Eastern European tissue products market review

Much is often said about potential new opportunities throughout Eastern Europe for the tissue industry; however not all countries and segments offer the fantastic growth potential one would expect.

Adrian Atterby, Euromonitor International

The total Eastern European tissue products market grew by 12% in 2006, reaching a total value of US$1.6 billion, according to Euromonitor International’s latest research. However, there were significant differences in growth rates, not only when comparing individual sectors, but more specifically when comparing different countries both in terms of historic and forecast growth.

It is also not the case that countries that have joined the EU will see the highest levels of growth. Both Bulgaria and Romania entered the EU on 1 January 2007; however, while Euromonitor forecasts that Romania will see growth of 75% across the four tissue product categories between 2006 and 2011, Bulgaria in contrast is forecast to experience a loss in value of more than 6%.

Therefore, if manufacturers are to fully exploit the opportunities for growth in Eastern Europe, which will exist as the total market expands by almost US$300 million between 2006 and 2011, it is vital they understand the different dynamics which are driving the markets at country level.

TOILET PAPER SALES DOMINATE. The Eastern European tissue products market is dominated by toilet paper, which saw sales increase by more than 10% in 2006, and now accounts for two thirds of overall revenues generated in the region, according to Euromonitor International. This is not surprising as, whilst toilet paper is considered a staple product, tissues, kitchen towels and paper tableware are a distinct luxury.

Even in this ‘established’ category, quality is often low, with many markets dominated by local players, which have little interest or ability in producing innovative new products. Indeed, less than 30% of the Eastern European toilet paper market is controlled by global brands, with the remaining 70% shared out amongst smaller regional and local players.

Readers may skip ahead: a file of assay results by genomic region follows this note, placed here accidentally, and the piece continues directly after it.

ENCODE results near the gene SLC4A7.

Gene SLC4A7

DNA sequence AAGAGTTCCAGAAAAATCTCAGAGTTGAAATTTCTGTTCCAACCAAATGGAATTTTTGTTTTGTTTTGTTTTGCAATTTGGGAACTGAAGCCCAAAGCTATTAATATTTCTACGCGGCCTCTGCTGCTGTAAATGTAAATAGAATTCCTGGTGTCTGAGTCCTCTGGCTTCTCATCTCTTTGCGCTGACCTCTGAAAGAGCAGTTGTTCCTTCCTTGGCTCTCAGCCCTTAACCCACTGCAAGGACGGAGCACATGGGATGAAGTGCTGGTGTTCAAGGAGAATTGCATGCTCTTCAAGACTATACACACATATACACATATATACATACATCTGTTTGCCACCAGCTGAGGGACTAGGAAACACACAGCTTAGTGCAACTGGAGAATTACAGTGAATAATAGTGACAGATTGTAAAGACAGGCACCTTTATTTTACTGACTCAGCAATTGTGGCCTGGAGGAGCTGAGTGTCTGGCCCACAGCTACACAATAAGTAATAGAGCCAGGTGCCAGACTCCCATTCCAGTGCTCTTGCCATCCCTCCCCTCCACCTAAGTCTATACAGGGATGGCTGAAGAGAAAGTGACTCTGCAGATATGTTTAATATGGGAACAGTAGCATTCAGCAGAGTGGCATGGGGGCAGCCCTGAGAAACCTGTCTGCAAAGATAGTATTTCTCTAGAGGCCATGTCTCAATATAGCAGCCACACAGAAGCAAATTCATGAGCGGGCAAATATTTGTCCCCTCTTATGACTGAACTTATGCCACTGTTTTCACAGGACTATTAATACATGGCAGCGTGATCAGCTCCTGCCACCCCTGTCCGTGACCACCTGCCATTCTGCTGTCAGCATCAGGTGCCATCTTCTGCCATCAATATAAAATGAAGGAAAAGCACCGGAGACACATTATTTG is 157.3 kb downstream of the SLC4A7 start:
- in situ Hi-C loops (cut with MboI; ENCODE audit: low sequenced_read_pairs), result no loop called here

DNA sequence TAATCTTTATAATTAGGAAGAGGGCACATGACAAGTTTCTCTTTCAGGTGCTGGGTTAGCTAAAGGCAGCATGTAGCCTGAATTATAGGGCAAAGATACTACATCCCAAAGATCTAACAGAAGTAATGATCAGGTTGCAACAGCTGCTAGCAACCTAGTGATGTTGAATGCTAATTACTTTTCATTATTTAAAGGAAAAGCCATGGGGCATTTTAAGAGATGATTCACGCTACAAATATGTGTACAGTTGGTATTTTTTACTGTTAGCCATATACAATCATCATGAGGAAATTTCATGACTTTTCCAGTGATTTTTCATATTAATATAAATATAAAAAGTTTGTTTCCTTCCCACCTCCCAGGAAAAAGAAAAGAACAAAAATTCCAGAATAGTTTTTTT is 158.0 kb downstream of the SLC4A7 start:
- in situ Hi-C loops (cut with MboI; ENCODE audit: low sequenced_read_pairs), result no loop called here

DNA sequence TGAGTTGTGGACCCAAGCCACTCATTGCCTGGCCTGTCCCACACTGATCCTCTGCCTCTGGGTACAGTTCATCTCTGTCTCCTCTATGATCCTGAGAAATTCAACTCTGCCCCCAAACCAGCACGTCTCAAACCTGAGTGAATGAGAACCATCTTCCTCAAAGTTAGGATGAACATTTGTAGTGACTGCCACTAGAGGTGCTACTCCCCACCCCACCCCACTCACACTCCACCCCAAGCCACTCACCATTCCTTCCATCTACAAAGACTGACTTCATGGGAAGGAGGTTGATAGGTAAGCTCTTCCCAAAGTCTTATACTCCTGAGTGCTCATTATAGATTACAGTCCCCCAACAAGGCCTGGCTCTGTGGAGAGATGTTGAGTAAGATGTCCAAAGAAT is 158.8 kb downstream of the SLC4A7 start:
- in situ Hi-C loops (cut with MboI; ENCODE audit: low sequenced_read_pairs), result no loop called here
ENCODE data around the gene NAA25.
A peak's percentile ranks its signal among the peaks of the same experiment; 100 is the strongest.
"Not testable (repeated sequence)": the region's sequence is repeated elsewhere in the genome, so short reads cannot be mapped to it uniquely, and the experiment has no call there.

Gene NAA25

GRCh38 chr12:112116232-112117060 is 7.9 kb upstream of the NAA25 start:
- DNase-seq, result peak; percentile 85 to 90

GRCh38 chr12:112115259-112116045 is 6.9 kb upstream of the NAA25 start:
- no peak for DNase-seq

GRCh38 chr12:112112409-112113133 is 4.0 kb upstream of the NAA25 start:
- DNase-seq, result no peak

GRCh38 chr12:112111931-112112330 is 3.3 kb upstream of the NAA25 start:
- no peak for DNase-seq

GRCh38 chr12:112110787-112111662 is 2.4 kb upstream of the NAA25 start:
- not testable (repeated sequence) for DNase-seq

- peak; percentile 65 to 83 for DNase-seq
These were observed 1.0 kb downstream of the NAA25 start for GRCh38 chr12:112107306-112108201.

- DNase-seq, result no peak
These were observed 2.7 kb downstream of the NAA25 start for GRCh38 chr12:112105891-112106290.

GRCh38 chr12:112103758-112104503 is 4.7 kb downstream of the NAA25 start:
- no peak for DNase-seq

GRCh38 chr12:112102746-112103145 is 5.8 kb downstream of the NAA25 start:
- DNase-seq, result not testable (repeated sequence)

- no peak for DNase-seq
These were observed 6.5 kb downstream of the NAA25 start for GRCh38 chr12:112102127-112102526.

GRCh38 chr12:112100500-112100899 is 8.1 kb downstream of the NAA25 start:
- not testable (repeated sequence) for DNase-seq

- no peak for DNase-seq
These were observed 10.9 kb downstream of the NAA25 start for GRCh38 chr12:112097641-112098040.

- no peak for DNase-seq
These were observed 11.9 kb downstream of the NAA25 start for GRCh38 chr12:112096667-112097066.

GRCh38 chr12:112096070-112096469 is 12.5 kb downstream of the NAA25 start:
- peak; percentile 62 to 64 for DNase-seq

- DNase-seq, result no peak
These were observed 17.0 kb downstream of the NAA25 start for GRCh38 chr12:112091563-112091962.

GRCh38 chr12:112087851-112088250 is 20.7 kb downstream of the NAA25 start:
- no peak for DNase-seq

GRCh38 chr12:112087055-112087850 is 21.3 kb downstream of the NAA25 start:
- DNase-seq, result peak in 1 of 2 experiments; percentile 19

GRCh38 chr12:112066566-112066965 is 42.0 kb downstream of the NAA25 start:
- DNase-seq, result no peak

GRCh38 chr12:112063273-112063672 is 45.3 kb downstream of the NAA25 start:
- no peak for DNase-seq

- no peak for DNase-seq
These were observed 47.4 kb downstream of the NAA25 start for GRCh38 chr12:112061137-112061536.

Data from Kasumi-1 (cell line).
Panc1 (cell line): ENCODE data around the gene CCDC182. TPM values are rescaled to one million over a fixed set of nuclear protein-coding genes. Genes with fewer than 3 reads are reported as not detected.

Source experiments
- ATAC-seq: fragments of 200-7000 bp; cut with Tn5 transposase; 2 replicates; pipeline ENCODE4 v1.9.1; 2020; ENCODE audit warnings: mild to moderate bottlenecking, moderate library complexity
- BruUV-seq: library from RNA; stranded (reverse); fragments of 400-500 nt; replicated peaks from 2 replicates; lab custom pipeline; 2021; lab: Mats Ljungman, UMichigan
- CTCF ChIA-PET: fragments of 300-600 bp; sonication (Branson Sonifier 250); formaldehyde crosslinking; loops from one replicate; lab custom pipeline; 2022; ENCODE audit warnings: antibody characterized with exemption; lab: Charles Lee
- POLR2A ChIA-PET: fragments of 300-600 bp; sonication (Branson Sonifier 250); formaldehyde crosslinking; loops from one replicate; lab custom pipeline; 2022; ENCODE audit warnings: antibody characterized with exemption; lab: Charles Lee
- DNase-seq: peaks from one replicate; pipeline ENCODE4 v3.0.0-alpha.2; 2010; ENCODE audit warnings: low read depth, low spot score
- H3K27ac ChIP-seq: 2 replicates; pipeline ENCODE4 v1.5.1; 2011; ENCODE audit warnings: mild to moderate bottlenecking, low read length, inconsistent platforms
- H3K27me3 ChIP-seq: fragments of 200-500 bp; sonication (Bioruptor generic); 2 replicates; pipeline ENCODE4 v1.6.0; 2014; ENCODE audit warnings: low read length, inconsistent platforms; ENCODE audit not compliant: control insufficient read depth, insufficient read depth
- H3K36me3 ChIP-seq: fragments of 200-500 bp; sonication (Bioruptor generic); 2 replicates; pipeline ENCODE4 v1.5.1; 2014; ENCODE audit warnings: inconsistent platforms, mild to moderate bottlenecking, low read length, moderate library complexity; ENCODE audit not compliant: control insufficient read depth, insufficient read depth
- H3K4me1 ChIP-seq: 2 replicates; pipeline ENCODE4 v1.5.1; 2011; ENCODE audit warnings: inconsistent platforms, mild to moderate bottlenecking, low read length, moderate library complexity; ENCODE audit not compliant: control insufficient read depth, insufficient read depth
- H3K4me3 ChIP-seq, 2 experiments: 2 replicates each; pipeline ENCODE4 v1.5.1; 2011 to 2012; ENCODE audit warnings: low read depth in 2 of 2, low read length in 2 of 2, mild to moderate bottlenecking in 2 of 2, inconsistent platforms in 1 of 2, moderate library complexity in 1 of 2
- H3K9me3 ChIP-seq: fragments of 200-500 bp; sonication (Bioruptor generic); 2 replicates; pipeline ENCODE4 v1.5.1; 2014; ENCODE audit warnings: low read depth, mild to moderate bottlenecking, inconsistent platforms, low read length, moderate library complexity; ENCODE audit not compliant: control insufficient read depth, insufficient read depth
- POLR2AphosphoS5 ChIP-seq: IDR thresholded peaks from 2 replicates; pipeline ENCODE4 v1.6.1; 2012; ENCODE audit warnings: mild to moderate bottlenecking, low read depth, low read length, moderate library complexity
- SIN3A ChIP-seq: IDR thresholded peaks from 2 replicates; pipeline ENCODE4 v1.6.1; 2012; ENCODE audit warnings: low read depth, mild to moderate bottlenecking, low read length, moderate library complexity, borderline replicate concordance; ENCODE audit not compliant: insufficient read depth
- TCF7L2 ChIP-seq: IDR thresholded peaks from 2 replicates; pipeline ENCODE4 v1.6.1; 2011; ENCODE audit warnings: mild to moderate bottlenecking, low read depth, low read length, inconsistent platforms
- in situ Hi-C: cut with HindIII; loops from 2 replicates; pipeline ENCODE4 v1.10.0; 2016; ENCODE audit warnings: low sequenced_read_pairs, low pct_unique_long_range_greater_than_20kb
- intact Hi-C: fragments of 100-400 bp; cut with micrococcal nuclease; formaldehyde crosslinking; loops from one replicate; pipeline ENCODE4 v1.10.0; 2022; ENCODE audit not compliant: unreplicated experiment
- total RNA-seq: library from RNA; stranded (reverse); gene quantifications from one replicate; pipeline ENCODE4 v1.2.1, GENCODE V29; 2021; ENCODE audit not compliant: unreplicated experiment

There are, of course, exceptions. The Slovakian company Tento, backed by Metsa Tissue, launched its premium Hemo-Roll during 2006, which claims to aid sufferers of haemorrhoids by reducing swelling and alleviating burning and itching. This luxury paper comes complete with an herbal micro-layer containing oak bark, marigold and common yarrow, all of which have a soothing effect.

In some markets, however, foreign brands have been quick to invest. During 2003 Kimberly-Clark purchased International Paper’s Klucze tissue business in Poland, giving it greater access to not only the Polish market, but also surrounding countries. Poland is an ideal place for companies to base their businesses due to the availability of an educated workforce, the advanced nature of its retail environment and the fact that consumption levels are higher than in many other parts of the region. However, products such as facial tissues and kitchen towels are still considered impulse purchases by the vast majority of consumers, meaning sales are vulnerable to even the slightest changes in disposable income levels. In addition, as these products are bought on an ad-hoc basis, extensive television advertising campaigns are unlikely to prove successful in luring new customers to their products. Instead, brands need to focus on developing more attractive shelf displays, supported by point-of-sale material and 2-for-1 offers in order to stimulate interest and boost sales.

This is true across the whole region where the majority of consumers still make purchasing decisions based solely on price. As such, they will quickly abandon products for cheaper alternatives if such an opportunity arises. Companies need to invest in brand support and other promotional activities in order to increase allegiance to brands. As a way of maintaining consumer interest in their products, manufacturers need to continually update them, using new fragrances, package design, sizes and colours. By refreshing the look and feel of their products, as well as improving the quality, they also emphasise the brand name.

Despite being considered an extravagant purchase by much of the consumer base in Eastern Europe, sales of kitchen towels proved to be the most dynamic of all tissue products in 2006. Euromonitor International’s research shows that kitchen towels posted revenue growth of 19% across the entire region, resulting in an overall market worth US$140 million. Some markets have even seen the launch of premium quality kitchen towels, such as the scented ‘Sensitive’ line launched in Russia in 2006, which is manufactured by Roto-Cart in Italy and distributed by Aster.